You’re looking towards the future. What do you want to do after high school? Work? Education? Living on your own? There is a lot to think about. Here are some resources to help you plan what you will be doing.
It’s important to have work experiences while you are still in school. This experience will help you become more independent, learn new skills, and find out what you are good at. Here are some ways to get started:
What is Your Plan for Life after High School?
Being involved in planning for your future starts with transition planning. Learn about all your options in this transition guide.
By Youth for Youth: Employment
Teens talk about finding and keeping the right job; how to write a resume and interview; things to consider about disability disclosure; and how to ask for accommodations, Learn more about employment By Youth for Youth.
Starting Your Job Search: Forms of Identification You will Need
Employers will ask for your Social Security number (SSN) and an official identification such as your social security number, certified birth certificate, or Maryland Identification Card. Learn more about these forms of identification and how to obtain them.
Applying for Jobs
There are a few steps involved in getting a job. Once you find a job opening that you want to pursue, you may need to fill out an application form, provide a resume, and write a cover letter. Get tips on how to create these documents.
For some jobs, you may need to go on for more education or training after high school. Here are some things to think about if you are planning to go onto postsecondary education.
Making My Way through College
In Making My Way through College you will find information on a variety of topics relevant to preparing for and succeeding in college and transitioning from college into the world of work.
Postsecondary Education for Students with Intellectual Disabilities
Think College publishes personal stories from students, families, and postsecondary education professionals related to postsecondary education for students with intellectual disabilities.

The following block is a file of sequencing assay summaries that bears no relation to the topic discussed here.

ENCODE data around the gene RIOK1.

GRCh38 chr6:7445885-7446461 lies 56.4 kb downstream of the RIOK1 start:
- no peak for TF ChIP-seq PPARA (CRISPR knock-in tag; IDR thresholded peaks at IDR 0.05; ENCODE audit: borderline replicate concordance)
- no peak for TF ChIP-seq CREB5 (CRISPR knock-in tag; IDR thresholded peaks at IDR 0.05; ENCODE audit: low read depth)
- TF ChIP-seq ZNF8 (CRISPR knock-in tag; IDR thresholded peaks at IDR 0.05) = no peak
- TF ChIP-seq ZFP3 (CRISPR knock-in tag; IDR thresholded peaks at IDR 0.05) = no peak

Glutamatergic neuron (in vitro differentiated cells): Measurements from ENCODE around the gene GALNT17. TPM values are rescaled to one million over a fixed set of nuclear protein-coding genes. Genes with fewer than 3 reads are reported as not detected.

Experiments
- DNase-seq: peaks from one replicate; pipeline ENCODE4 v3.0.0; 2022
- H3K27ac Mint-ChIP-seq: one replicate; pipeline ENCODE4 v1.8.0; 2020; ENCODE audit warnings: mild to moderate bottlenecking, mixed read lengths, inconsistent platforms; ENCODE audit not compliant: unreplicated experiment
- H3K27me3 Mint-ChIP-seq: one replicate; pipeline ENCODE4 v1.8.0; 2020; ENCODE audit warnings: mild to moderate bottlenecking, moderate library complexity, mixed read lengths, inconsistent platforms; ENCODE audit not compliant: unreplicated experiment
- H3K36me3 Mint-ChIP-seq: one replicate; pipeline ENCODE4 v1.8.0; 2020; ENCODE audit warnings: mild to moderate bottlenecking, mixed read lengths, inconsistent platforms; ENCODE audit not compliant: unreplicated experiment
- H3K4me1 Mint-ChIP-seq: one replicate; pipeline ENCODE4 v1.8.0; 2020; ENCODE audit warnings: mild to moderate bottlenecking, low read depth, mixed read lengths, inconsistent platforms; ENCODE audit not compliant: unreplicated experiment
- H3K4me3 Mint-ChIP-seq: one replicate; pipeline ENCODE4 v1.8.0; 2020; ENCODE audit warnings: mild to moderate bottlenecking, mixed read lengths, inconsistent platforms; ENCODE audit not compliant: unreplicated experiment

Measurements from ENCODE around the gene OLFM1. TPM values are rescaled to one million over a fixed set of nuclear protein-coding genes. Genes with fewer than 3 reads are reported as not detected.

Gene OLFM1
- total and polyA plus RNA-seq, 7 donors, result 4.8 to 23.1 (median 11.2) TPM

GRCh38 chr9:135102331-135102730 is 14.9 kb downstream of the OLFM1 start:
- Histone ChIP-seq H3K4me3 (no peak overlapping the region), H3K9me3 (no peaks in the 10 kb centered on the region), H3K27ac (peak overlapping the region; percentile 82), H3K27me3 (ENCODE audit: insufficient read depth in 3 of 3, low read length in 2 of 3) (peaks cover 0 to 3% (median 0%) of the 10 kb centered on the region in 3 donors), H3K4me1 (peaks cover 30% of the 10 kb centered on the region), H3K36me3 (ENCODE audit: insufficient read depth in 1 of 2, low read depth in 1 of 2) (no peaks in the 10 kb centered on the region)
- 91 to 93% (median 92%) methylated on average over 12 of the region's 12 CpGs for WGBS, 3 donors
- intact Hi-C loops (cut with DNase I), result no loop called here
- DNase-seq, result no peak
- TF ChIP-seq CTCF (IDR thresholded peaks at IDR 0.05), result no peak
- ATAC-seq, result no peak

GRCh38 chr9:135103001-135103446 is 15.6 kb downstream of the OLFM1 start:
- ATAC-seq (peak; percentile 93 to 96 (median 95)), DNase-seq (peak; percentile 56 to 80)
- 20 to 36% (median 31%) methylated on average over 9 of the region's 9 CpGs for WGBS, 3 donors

Accommodations that are Available in College
Learn about what accommodations are available after high school and how to access them. Learn AboutAccessing Accommodations After High School
Technology continues to change and improve. Keep up to date on what options are available through assistive technology.
Maryland Higher Education Commission
The Maryland Higher Education Commission’s website provides guides about how elementary, middle, and high school students can prepare for postsecondary education as well as information about college searches and financial planning.
Health, Money and Social Connections
Choosing a Doctor
Part of transitioning is changing your health care services from doctors who treat children and teenagers to doctors who serve adults. Learn how you can be involved in decisions about your health care and treatment.
A Young Person's Guide to Health Care Transition
This guide can help you make the transition from pediatric to adult health care. Taking charge of your health care transition goes hand in hand with helping you achieve your career and life goals. A Young Person's Guide to Health Care Transition
Your Health Information is Private
The Privacy Rule, a Federal law, gives you rights over your health information and sets rules and limits on who can look at and receive your health information. Learn more about your rights.
Save and Protect Your Money
You work hard for your money. Learn what to know and do from opening a bank account, using a debit card, making a budget, saving your money, taking out a loan, and more. Visit consumer.gov
Become a Stronger Self-Advocate
A self-advocate is someone who speaks up for themself. Self-advocates ask for what they need and want, and try to have as much of a say as possible in making their own life decisions. Learn how to become a stronger self-advocate.
Practice Your Self-Advocacy Skills
Learning good self-advocacy skills will help you while you are in school and when you become an adult. Your IEP Meeting: A Great Place to PracticeSelf-Advocacy Skills